There are over 2,500 animals currently housed at the Night Safari, spanning more than 130 species, 37 percent of which are endangered. It’s completely separate from the Singapore Zoo (which was opened in 1973) – so no, the animals there aren’t moved over from the zoo each night (according to the staff, this is one of their most commonly asked questions). Aside from nocturnal animals, there are also a range of night-blooming fauna on display, including the chempaka, orange blossoms, pigeon orchids and butterfly ginger.
Plans for the Night Safari originated in the 1980s when the zoo’s former chairman Ong Swee Law suggested creating an open space for free-ranging nocturnal animals, noting that most tropical mammals (almost 90 percent) are actually night-dwelling. The project took four years of planning and three years of building at a cost of $63 million to complete, finally opening on 26 May 1994.
Since opening, numerous babies have been born at the attraction, including Malayan tigers, Asian elephants, fishing cats, clouded leopards and Asian lions. Notably, the first captive-born Sunda pangolin – a mammal nicknamed the scaly anteater – was born on Valentine’s Day in 2010, the year after the Night Safari introduced the Sunda pangolin exhibition, which was also the world’s first. But it’s not all youngsters at the park – the Night Safari is also home to some of the most senior animals in the world as well, including the 34-year-old Malayan tapir Manis, who is the oldest living tapir in captivity. Her adorable little grandchild, Putri, was born last June.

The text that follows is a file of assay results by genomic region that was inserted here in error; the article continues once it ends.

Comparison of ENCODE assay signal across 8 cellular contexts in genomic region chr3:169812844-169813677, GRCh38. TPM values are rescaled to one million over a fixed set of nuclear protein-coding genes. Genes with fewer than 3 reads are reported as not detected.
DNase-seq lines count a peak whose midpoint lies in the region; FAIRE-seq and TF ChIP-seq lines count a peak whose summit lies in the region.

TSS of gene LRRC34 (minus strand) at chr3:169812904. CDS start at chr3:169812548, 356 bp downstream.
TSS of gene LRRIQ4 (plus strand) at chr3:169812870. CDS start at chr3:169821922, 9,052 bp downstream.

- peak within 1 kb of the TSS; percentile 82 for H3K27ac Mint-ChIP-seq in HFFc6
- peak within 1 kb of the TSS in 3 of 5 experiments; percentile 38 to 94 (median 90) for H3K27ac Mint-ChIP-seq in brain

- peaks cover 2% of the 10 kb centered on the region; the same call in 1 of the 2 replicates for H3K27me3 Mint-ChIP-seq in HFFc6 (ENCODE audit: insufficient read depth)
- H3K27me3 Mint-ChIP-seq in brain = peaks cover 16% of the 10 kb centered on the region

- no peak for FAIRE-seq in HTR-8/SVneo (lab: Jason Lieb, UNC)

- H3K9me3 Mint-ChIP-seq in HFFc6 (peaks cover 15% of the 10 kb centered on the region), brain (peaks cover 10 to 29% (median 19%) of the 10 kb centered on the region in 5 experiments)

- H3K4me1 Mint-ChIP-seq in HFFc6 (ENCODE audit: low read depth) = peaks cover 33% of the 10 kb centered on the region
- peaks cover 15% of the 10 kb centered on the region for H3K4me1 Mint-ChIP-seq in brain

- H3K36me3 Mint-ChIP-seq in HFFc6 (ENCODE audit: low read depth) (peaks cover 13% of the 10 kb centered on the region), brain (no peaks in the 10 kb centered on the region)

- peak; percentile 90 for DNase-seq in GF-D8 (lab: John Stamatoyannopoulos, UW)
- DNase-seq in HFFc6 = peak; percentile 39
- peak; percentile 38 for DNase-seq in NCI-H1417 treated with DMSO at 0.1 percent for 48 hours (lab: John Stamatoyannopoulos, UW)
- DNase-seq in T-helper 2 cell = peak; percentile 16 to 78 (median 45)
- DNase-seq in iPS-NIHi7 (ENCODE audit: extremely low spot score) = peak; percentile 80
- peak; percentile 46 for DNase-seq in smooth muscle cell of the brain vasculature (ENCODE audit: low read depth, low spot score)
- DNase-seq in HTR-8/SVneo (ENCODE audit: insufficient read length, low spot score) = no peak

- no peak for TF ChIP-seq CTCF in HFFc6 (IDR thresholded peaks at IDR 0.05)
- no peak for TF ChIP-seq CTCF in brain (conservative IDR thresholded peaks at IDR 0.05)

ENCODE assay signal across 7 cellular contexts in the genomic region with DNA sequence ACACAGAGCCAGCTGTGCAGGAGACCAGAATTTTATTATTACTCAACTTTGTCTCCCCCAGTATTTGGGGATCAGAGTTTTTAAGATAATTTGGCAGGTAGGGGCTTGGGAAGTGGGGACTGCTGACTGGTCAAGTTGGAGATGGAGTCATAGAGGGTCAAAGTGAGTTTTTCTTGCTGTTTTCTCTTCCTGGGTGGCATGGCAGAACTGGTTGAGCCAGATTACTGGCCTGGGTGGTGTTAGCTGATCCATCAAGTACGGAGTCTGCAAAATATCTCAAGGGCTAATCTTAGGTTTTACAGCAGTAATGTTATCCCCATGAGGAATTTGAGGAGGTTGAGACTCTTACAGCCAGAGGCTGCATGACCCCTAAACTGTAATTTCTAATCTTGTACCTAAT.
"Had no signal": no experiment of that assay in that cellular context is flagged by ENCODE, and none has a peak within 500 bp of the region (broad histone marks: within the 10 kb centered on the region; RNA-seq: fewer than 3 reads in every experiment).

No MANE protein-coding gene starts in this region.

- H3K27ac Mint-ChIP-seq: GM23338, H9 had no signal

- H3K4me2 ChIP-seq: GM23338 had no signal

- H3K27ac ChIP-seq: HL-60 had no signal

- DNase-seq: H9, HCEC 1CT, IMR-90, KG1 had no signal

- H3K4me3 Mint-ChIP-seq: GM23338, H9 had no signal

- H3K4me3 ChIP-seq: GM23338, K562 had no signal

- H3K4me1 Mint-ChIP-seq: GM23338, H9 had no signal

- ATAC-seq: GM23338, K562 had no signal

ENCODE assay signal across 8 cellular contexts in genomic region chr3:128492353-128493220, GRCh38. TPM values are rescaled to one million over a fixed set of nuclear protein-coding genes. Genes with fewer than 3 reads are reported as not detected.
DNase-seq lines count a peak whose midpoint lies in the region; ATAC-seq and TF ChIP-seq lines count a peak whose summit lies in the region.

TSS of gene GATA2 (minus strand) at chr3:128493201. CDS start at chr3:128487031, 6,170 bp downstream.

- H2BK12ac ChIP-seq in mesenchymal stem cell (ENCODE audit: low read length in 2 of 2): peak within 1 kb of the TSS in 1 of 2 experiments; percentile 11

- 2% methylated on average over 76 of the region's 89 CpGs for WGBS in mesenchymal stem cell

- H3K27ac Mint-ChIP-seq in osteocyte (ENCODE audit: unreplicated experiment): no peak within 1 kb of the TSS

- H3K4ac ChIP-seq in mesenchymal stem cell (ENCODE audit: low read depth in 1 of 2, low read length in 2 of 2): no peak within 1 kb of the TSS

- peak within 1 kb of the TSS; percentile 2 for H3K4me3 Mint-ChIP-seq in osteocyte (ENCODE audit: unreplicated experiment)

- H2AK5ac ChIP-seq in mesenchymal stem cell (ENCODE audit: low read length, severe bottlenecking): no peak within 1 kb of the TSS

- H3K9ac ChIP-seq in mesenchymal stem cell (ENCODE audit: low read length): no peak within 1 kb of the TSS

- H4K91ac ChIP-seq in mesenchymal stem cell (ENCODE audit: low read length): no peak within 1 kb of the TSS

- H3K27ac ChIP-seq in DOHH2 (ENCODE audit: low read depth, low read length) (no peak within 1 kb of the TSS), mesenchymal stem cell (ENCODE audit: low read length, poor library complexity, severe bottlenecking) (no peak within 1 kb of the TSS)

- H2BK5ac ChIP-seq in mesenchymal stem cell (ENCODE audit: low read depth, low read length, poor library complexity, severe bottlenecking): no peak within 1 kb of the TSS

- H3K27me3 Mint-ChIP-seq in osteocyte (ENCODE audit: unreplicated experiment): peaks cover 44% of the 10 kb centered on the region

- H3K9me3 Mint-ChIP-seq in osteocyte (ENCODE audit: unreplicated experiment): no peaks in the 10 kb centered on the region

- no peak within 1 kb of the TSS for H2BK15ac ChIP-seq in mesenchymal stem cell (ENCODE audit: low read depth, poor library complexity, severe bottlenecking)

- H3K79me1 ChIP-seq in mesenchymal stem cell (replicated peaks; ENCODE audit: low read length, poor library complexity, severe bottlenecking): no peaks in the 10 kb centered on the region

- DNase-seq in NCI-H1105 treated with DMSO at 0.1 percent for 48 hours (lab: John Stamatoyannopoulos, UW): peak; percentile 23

The lighting at the Night Safari is designed to simulate a jungle at full moon and was created under the direction of British consultant Simon Corder, who has been in charge of illuminating over 300 stage productions, including The Phantom of the Opera on the West End, as well as zoos and other public spaces around the world. The first exhibit created was the Fishing Cat Trail (still in operation), which was also used as a testing ground for lighting, moats and plants.
To date, there are four walking trails at the park, on top of other sections covered by the tram ride. One of the latest to open is the Wallaby Trail, which is modelled after the Australian Outback landscape. Aside from cooing at the adorable marsupials as they roam around freely, visitors can also see creepy crawlies such as scorpions and venomous centipedes at the Naracoorte Cave at this section.